|Minster and Parish Church of St John the Baptist|
|Denomination||Church of England|
|Dedication||St. John the Baptist|
|Heritage designation||Grade I listed building|
|Architectural type||Perpendicular Gothic|
|Honorary priest(s)||Peter Baldwin|
|Director of music||Chris Brown|
|Organ scholar||Jonathan Clegg|
|Flower guild||Margaret Stears|
|Parish administrator||Gillian Farr|
|Servers' guild||Sheila Stoppard|
A brief historyEdit
There has certainly been a church at Halifax for about 900 years. The Minster, formerly a Parish Church until 23 November 2009, was completed by about 1438. It comprises a nave, chancel and full-length aisles, and is thought to be the third church on this site, but it includes stonework from earlier periods. There are a few carved chevron stones, which date from before 1150, and several 12th-century tomb-covers in the porch. Windows of the Early English style in the north wall are replacements of originals dating from the 14th century. A portion of this north wall is much earlier, and may have originally been part of the Norman church; it has sometimes been claimed this was the south wall of an older church.
After the completion of the present nave and chancel, several additions were made. The tower was erected between 1449 and 1482; and the Rokeby and Holdsworth Chapels – originally chantry chapels – were completed by about 1535.
Jacobean box pews are a prominent feature of the Minster, and most of those in the nave date from 1633 to 1635. They bear some similarity to those at Bolton Percy, and the names of the carpenters involved are known. A pew in the centre aisle bears the remains of a memorial brass to John Waterhouse, who died in 1539/40. The carved arms of Richard Sunderland of High Sunderland, who died in 1634, are attached to another pew. Several ancient pew nameplates may be seen attached to a board on the inner north wall of the tower, the oldest dates to 1615 and reads “This stall made at the cost of Robert Fisher of Halifax.”
A small portion of Medieval stained-glass survives in the upper westernmost clerestory window, which was removed from other windows in the mid 19th century. The Puritans who were prominent in the town in the 17th century, thought stained glass with its ‘images’ was an abomination. During the Commonwealth (1649–1660) many plain-glass leaded windows of a unique design were installed, paid for by Mrs Dorothy Waterhouse. Many of these were later replaced by Victorian stained glass, but those that survived in 1958 were carefully rebuilt. At that date there were three of these on each side of the chancel, but now there are five on the south side and only one on the north. The large west window in the tower is a late 19th-century reconstruction of a Commonwealth window dating from 1657, but contains no original work. The great east window of the church depicts the Crucifixion and Resurrection of Jesus, and was completed in 1854. It is the work of George Hedgeland (1825–98), who exhibited stained glass at the Great Exhibition of 1851. The remaining glass in the Parish Church dates also from the Victorian and Edwardian periods.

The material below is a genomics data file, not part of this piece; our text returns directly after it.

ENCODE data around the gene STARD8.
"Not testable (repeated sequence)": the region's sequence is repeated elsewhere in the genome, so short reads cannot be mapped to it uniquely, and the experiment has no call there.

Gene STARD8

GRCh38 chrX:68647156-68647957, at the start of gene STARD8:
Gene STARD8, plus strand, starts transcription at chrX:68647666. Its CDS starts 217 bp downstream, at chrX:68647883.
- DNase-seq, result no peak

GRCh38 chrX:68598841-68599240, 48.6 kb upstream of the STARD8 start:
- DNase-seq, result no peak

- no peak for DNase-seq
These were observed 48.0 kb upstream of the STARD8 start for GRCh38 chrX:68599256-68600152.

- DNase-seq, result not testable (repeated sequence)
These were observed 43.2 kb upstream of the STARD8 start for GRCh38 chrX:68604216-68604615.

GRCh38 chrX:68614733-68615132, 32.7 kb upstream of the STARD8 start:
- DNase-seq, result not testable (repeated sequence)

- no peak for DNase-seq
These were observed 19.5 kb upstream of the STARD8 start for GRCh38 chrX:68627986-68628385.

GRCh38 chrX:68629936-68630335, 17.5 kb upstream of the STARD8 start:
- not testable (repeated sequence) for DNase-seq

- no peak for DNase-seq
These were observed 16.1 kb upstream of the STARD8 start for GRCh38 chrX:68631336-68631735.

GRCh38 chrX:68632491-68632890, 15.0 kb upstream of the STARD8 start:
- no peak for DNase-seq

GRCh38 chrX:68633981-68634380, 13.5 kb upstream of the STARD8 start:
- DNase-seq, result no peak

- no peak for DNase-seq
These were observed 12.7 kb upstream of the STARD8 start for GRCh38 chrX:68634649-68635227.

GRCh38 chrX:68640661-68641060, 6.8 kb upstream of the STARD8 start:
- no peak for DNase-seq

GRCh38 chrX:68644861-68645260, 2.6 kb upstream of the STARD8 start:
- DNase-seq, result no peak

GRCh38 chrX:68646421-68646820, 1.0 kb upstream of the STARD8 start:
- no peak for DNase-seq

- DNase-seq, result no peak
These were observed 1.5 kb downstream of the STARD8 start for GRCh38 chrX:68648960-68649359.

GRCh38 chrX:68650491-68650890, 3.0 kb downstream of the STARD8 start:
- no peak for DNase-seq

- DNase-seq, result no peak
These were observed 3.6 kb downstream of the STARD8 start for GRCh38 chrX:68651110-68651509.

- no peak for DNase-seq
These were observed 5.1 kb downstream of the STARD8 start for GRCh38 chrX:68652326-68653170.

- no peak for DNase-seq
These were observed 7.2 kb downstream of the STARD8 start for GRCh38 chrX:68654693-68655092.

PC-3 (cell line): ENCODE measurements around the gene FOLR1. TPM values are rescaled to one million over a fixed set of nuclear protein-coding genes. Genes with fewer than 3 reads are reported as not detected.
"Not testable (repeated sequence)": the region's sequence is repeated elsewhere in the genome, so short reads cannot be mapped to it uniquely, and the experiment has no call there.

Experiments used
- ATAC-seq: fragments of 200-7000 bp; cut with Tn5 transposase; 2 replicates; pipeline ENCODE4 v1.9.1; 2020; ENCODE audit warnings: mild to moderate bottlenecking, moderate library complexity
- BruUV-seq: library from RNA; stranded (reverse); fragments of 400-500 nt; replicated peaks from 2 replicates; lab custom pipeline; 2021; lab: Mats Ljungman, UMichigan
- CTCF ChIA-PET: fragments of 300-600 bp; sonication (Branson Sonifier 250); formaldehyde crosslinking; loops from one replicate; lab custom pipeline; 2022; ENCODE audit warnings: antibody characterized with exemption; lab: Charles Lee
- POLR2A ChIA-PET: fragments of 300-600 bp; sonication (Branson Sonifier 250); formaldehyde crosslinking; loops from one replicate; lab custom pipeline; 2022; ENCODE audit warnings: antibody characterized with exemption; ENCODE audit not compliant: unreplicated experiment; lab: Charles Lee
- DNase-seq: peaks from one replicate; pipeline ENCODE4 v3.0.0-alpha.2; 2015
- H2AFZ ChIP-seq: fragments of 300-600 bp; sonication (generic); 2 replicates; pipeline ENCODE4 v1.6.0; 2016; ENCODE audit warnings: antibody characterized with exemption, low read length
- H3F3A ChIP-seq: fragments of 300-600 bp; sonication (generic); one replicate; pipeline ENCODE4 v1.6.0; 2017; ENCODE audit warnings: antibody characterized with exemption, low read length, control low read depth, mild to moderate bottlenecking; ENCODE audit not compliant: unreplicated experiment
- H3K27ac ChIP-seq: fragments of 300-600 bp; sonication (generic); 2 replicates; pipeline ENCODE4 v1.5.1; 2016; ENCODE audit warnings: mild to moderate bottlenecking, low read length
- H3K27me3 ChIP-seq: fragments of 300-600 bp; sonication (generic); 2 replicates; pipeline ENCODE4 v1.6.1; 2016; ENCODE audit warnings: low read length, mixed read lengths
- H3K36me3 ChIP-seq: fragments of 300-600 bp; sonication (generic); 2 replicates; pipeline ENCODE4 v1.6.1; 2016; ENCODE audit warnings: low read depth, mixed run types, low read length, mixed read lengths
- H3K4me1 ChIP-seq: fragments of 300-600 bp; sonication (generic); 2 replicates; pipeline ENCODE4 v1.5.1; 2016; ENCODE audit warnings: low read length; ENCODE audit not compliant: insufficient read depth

- The Font Cover is a fine feature surviving from the Medieval period, and is acknowledged to be one of the finest in England. The stone font bowl may also date from the fifteenth century, or earlier. Before 1879 traces of paint could be seen on both font and cover, and it was once most ornately gilded. The cover was originally intended to prevent people from stealing the baptismal water kept in the font, which was supposed to have curative powers.
- The wooden sedilia date in the sanctuary dates from 15th century, and was restored in 1879. It contains three fine misericords, and was possibly brought here from some nearby abbey - such as Kirkstall - after Henry VIII’s dissolution of the monasteries.
- Six other 15th century misericords - including a “green man” are located under the chancel’s return stalls; whilst not so fine as those of the sedilia, they are most interesting.
- Very fine late 17th-century altar rails, with a fine double-spiral carving. The altar was first railed-in by 1665, but “banisters in the choir” are mentioned in 1671, and “twisted banisters” in 1698.
- A wonderful series of painted ceiling panels - representing the heraldry of the vicars and famous families of Halifax Parish. These were originally painted by John Aked and James Hoyle, and were put in place between about 1695 and 1703, but were repainted in the 1820s, and cleaned after World War II.
- Two Royal Coats of Arms of Queen Anne, dating from 1705. They were carved by the same John Aked, and details as to their cost survive.